Our mission is to be the unifying federation of Islamic organizations of greater Chicagoland, the leading advocate of Muslim community interests and a catalyst for enriching American society.


11/02/16 – Chairman’s Address for 24th Annual CommUnity Dinner

Honorable elected officials, religious and civic leaders and brothers and sisters in the human family,

Assalamu alaikum. Greetings of peace to you all. I have the privilege of speaking to you in behalf of the CIOGC Board of Directors and the Staff who are all listed in the books in front of you.

All praises belong to God almighty, who has revealed in the Quran وَكَذَلِكَ جَعَلْنَاكُمْ أُمَّةً وَسَطًا, which is translated as, “We have made you a model community.” Muslims understand this to be life’s mission for believers to model their lives according to the Creator’s guidance – being a model in all aspects of life, be it political, social, economical, enjoyment of Creator’s provisions on earth while not abusing or destroying them, and most importantly standing up for justice and against bigotry, discrimination and exploitation. Many of the Muslims making their home in this great country of ours may actually be presenting their models as doctors, engineers, accountants, lawyers, taxi drivers and businessmen, etc. However, the perception of Muslims in the society is quite different from reality. A majority of people in the US are concerned about Islamic Extremism, according to a 2015 Pew survey. A majority of them feel less warmly about Muslims than several other faith groups, such as Jews, Catholics, Evangelicals, Buddhists and Hindus. Under these circumstances, it is hard to accept you as models. We are in a hole of public opinion and need to dig ourselves out of it.

The problem is not just in Chicago. CIOGC does not pretend to understand all the factors associated with it, nor do we think we can address it by ourselves. While we look for a long term solution, CIOGC understands the landscape and the need to work knowing this perception exists. We felt the necessity to denounce when deranged people, who called themselves Muslims, killed innocent people in San Bernardino and Orlando. And we did. On the other hand, we did not feel the necessity to denounce when other deranged people took many innocent lives in Sandy Hook and Charleston, SC.

Almost a dozen young Muslims were arrested here in the Chicago area over the last few years on charges of supporting foreign terrorist organizations, such as ISIS and al-Qaeda. CIOGC provided much needed community education and counseling and engaged with FBI and DHS. For the past year and a half we are engaged in developing a program of prevention of tendencies to fall into the lure of ISIS, which is substantial, towards violent extremism. When a once-prominent Imam and scholar was being prosecuted for sexual abuse, CIOGC worked with Islamic schools to enhance the abuse prevention policies and training.

We understand, however, that such reactive actions are not sufficient to dig ourselves out of the hole of negative public perception.  So, we engage positively with other faith communities.  We have ongoing engagement programs with the Catholics, United Methodists and Presbyterians.  Now we are also engaged in scholarly dialogues with the Jewish and Catholic scholars.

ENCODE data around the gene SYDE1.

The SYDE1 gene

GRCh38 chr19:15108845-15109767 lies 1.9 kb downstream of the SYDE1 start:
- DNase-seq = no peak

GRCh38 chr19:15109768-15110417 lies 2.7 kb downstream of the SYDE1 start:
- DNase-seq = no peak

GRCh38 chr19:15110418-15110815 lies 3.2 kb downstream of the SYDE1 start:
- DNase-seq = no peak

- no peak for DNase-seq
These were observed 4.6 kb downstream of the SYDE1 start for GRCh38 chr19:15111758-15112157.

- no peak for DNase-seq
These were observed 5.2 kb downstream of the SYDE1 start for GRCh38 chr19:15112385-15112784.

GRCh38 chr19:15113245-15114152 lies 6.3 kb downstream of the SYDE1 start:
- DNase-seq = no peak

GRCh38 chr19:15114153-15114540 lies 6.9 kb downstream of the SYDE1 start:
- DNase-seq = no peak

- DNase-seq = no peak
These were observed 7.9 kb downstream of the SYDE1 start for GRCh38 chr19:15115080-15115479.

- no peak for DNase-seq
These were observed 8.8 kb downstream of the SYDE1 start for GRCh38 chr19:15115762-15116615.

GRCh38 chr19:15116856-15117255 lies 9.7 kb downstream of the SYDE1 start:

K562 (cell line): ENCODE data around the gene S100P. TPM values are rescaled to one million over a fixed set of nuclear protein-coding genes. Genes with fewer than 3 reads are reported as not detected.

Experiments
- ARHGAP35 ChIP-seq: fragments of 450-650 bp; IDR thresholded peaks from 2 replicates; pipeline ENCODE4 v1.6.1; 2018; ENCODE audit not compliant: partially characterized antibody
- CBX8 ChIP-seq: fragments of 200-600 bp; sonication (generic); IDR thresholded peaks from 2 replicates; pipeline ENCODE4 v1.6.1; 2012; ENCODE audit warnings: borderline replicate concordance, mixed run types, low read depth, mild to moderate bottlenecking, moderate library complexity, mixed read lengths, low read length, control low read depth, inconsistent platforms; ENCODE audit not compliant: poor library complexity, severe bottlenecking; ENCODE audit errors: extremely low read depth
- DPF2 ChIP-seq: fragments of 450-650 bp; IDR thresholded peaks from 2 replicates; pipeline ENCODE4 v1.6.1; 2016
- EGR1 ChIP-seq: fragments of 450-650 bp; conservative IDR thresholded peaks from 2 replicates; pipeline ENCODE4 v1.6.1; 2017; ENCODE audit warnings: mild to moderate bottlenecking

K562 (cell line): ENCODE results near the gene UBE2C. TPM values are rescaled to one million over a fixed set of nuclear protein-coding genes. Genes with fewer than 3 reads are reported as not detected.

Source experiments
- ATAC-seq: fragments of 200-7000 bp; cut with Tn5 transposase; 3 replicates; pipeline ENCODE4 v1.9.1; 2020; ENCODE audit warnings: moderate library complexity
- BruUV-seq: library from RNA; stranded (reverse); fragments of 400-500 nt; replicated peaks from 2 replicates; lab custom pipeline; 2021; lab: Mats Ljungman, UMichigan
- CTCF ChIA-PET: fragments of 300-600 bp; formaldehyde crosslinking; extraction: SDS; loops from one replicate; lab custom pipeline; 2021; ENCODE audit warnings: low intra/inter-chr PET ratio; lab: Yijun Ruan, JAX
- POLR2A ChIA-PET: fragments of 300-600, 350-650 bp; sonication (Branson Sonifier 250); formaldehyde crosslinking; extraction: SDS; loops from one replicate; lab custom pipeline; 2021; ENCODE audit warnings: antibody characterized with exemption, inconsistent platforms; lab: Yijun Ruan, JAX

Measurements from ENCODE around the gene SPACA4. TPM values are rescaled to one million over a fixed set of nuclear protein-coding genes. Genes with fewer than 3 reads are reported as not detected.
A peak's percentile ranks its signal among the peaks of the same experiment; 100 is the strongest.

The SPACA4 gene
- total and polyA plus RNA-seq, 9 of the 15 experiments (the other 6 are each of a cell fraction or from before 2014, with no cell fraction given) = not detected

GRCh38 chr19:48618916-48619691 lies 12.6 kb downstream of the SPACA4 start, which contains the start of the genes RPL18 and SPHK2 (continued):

We are now embarking upon a methodical and consistent civic engagement program. It will consist of establishing an infrastructure of people throughout metropolitan Chicago who are motivated for such work. Its objective is to motivate the community to be active in all aspects of the political process. I urge your attention and cooperation with this program. At this point it is quite appropriate to recognize the persistence our brother Moon Khan has shown in securing his place on the DuPage County ballot for the Recorder of Deeds. He deserves our applause for showing the way.

CIOGC initiated a small program shining a light on Muslim achievements, which are plenty indeed. This is the fourth year that we are recognizing the Top Muslim Achievers.  We have selected phenomenal achievers over the past three years, and this year is no exception. I must mention here, without going into the details, that CIOGC had to rescind an award we announced to an individual.  The individual involved was extended sincere apologies. She was extremely gracious in accepting them and not holding any ill will towards CIOGC. Many of her supporters, however, were not so forgiving and they let CIOGC hear and feel their anger. As the Chair of CIOGC, I take full responsibility for the mishap. Your backlash was severe and I felt it. I am grateful to my family and the close circle of friends who showed their care and concern. As a side note, however, I also fully appreciate now how much the CIOGC award of Top Muslim Achiever means to people.

Let me end with a personal note. I have had this very rare opportunity to serve you as the CIOGC Chair for the last four years, in addition the same opportunity you gave me 20years ago. I did not deserve it, but I hope I put in the efforts needed. I am deeply thankful to God, to the community leadership and all of you for these opportunities of serving. Whatever has gone wrong in these four years is totally due to my shortcomings, and I seek forgiveness for that. Whatever good has come out from these past four years is due to God’s grace, the fabulous cooperation and support you have shown verbally, through participation and through your financial support. I urge you to please continue and let CIOGC continue to grow to its full potential.

(At the end of his speech, the Chairman requested everyone to stand for a minute and pray for the victims of oppression in Syria, Kashmir and other parts of the world.)